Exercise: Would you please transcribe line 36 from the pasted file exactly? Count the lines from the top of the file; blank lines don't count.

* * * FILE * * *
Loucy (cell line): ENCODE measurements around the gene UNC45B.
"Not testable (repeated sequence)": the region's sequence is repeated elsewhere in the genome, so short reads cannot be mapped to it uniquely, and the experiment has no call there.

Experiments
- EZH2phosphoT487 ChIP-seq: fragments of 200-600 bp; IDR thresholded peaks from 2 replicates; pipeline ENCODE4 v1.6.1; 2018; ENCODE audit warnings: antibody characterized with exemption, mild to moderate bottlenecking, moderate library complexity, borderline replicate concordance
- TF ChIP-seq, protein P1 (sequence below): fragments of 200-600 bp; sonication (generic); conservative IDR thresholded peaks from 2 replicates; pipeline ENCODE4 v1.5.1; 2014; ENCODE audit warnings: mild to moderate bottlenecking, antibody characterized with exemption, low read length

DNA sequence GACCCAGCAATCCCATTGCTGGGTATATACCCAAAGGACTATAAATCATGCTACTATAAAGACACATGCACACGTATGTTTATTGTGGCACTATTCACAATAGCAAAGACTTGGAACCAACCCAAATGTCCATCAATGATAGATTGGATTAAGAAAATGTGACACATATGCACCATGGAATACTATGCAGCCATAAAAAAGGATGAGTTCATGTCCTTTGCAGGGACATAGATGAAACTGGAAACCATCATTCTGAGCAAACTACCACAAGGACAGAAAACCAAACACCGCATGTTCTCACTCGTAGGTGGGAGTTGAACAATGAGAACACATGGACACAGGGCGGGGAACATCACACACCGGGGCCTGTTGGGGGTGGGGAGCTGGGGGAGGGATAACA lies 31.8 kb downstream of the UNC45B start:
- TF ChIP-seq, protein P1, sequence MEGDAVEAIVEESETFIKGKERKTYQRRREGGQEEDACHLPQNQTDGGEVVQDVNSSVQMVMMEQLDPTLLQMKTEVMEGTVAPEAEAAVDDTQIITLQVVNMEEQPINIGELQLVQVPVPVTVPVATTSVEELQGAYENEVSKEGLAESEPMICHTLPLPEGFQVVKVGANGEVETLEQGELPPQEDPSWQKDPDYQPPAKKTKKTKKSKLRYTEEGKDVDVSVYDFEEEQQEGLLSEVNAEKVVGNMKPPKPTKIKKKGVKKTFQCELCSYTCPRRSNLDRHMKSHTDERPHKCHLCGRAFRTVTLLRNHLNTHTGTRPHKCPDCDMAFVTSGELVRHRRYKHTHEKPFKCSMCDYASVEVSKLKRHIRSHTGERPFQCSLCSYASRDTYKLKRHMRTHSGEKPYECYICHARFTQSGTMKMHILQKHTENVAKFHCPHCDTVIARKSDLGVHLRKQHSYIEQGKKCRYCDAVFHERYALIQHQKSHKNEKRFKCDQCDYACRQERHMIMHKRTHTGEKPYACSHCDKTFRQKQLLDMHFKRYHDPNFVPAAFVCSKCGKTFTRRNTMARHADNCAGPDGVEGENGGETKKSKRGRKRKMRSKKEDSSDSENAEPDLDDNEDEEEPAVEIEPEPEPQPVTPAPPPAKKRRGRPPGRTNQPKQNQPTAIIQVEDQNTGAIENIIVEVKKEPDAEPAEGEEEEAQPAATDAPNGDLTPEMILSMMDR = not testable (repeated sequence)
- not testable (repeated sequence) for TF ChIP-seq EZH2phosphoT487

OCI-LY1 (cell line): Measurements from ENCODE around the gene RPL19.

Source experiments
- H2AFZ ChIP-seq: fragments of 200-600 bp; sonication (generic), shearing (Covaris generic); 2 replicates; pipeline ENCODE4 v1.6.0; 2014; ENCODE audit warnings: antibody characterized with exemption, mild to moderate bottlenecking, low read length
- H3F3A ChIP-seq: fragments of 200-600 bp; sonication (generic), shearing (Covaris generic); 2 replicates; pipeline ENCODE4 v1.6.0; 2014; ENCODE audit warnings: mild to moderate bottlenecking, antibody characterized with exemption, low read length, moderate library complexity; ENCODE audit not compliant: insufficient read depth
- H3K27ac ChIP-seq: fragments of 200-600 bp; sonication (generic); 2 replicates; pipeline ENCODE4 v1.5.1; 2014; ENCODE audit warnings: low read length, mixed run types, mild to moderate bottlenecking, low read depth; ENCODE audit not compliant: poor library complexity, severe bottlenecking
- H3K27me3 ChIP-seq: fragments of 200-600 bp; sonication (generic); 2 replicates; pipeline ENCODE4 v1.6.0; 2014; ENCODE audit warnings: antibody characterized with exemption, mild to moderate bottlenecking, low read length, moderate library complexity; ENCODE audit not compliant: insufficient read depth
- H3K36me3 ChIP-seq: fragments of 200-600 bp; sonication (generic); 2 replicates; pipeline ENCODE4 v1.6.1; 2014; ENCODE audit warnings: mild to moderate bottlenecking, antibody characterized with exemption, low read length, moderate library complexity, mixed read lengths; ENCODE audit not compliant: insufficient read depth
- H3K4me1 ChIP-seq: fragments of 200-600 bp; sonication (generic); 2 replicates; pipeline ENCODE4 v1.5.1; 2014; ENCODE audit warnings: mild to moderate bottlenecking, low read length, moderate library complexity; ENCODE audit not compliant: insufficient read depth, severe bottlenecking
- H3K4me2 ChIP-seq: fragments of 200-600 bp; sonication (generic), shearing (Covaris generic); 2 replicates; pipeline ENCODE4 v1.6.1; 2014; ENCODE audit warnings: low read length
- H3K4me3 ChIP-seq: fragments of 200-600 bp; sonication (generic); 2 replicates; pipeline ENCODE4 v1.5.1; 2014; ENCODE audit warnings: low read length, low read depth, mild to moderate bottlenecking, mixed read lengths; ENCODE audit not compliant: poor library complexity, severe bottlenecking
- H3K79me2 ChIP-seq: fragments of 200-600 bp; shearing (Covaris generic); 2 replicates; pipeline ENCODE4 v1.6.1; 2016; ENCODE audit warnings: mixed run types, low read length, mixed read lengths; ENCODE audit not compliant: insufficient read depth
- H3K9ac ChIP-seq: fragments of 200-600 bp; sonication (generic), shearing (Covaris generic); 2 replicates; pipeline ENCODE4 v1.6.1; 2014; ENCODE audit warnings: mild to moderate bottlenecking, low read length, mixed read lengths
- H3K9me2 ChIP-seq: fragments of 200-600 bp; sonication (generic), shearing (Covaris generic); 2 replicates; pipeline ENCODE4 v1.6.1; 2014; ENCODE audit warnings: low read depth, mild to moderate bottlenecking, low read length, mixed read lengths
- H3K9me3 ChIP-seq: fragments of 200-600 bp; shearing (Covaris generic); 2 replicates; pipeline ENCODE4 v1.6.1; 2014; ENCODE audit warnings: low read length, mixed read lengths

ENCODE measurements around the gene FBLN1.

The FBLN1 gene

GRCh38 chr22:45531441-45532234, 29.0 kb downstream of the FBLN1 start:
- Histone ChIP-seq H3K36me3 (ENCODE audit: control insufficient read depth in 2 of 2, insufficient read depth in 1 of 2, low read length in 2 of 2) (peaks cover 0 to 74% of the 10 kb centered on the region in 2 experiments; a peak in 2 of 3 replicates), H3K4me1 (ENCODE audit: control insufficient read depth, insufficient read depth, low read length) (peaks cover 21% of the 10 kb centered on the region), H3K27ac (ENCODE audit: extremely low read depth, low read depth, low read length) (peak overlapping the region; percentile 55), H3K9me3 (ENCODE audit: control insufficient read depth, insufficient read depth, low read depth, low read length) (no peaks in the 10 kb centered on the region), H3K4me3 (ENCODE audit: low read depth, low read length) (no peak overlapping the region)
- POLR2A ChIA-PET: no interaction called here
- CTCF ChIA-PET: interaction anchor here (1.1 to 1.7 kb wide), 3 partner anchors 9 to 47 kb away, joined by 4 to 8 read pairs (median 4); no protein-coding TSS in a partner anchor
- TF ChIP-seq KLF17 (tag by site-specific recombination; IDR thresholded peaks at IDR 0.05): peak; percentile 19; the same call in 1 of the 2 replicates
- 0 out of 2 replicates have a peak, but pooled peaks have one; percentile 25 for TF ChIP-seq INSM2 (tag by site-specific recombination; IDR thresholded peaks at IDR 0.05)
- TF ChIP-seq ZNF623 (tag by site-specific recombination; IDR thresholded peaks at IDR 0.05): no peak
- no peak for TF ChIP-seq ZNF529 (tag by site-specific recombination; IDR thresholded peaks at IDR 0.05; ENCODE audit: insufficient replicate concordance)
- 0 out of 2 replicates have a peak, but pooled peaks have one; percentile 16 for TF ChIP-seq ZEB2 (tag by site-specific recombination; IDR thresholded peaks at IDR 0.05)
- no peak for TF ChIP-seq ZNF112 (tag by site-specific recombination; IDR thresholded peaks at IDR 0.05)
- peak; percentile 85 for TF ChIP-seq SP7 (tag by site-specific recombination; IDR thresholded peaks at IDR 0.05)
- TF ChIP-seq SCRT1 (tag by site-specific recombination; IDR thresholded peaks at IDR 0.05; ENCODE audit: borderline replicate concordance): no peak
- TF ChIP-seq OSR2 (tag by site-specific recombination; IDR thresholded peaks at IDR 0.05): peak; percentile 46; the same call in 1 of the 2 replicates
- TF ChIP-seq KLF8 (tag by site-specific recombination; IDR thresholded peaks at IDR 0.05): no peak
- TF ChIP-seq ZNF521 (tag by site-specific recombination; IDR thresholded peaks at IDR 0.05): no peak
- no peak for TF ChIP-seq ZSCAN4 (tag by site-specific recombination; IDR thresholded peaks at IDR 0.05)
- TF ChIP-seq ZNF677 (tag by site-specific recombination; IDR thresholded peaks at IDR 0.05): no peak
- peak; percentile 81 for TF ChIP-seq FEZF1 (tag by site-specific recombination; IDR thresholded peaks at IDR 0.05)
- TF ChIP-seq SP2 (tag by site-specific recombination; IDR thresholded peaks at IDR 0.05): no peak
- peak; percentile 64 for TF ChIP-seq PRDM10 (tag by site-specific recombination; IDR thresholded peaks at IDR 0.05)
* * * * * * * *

- TF ChIP-seq SCRT1 (tag by site-specific recombination; IDR thresholded peaks at IDR 0.05; ENCODE audit: borderline replicate concordance): no peak